Shape Your Content for the Web - More content formatting ideas
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Link to relevant articles
Staying with the Halloween safety tips example, let's say you've built a site around child safety. If one of your safety tips for Halloween mentions not using flammable materials for a costume (or real, lit candles in a costume), you could link to another article on your site that mentions why real, lit candles are unsafe near a Christmas tree in a house with children. Okay, these are obvious examples, but they're still worth bringing up, especially if you have a business website and assume your customer knows what they're looking for.
You may be surprised to learn that a lot of people may not realize what they need, even after they peruse your navigation menu. If they land on something that is close to what they need, how will they find their way to the exact item? If you mention related items in your content, and link to them, your readers will find what they really need that much more quickly.
Use bold text effectively
Do you have a point in your article that you really want to jump out at the reader? You might want to use bold text to convey it. The key, however, is to use bold text sparingly. You don't want your article to look like half of the items are in bold. You also don't want to look like you're trying to get items in bold text to make the search engines notice your keywords; that just looks unnatural. As de Guyter explained, “You bold text because it's important, not because you want to get a keyword in bold font.”
Once again, keeping with our Halloween safety theme, say you wanted to drive home a particular point about the safety hazards of certain costumes. You could write “Angel wing sleeves, long skirts or dresses, enveloping floor-length cloaks, loosely-wound bandages for mummy-style costumes and the like are bad ideas because they present tripping hazards to the child.” See what I did there? Again, you should not bold something in every sentence; just key points.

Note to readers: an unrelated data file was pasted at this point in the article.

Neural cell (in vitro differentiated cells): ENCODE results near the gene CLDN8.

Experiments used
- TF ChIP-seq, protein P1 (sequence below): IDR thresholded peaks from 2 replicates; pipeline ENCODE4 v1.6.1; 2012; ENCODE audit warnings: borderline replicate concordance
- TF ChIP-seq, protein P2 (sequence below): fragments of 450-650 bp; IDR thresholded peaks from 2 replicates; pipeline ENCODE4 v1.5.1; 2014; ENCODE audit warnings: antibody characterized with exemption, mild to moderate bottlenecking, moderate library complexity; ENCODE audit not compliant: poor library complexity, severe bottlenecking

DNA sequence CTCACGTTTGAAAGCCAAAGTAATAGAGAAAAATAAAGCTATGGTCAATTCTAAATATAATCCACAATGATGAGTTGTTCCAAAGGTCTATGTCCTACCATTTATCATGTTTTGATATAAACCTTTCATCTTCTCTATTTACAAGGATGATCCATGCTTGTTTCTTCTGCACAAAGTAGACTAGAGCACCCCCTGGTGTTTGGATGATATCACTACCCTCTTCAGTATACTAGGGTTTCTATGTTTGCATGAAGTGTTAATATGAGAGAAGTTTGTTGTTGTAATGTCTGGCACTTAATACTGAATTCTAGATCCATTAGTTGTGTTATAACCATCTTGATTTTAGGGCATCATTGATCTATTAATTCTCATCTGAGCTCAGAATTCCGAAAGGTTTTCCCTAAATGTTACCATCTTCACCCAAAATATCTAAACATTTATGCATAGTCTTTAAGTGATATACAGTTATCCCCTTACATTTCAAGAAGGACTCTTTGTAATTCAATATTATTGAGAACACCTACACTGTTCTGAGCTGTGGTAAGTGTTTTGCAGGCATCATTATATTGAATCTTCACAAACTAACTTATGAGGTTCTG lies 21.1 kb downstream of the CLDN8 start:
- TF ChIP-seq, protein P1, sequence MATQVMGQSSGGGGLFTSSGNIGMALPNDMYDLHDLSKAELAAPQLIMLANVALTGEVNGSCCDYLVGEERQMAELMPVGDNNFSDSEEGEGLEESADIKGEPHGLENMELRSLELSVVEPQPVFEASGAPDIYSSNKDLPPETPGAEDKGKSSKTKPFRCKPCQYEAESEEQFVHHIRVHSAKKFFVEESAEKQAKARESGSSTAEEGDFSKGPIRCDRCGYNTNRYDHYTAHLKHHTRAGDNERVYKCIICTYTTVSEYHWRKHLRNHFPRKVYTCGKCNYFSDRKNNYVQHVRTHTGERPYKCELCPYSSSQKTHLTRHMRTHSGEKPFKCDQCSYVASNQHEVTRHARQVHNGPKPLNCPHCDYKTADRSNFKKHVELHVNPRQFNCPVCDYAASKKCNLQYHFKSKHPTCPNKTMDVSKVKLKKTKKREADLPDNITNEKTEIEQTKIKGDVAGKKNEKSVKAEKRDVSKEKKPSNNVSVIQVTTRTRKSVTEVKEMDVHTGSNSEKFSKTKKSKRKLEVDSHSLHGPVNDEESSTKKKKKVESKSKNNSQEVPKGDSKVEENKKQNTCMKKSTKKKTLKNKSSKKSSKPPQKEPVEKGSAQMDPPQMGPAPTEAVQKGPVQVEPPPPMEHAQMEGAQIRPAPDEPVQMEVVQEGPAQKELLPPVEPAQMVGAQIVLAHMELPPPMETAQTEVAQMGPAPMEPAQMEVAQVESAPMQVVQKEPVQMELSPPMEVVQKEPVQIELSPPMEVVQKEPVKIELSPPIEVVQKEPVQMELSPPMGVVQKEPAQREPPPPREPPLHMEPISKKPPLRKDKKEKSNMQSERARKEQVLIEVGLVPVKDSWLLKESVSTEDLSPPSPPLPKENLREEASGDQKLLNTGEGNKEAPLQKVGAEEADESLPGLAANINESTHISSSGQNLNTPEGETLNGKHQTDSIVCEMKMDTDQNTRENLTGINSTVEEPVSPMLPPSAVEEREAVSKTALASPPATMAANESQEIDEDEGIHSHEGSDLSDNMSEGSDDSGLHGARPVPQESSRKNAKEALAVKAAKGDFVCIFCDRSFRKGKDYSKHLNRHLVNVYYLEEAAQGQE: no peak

Bullet points help
Like bold text, bullet points convey key information to your reader in a friendly way, without forcing them to read everything. Given the attention span of your typical web surfer, don't be surprised if the bullet points are the only part of your carefully crafted article that gets read!
Bullet points bring out bits of information that would otherwise get lost in a paragraph. They break it down into easily digestible items. They make your text easier to read. They can even be combined with other techniques I've mentioned here, like bold text and internal linking, to give your ideas even more of a punch.
Or, in other words, bullet points:
- Make information pop.
- Keep important ideas from getting lost.
- Combine well with linking and bold text to drive points home.
There you go, four ideas to help you make your website's content easier for busy web surfers to read. Follow these ideas and you may find that visitors actually choose to slow down and see what you have to say...and sell. Good luck!
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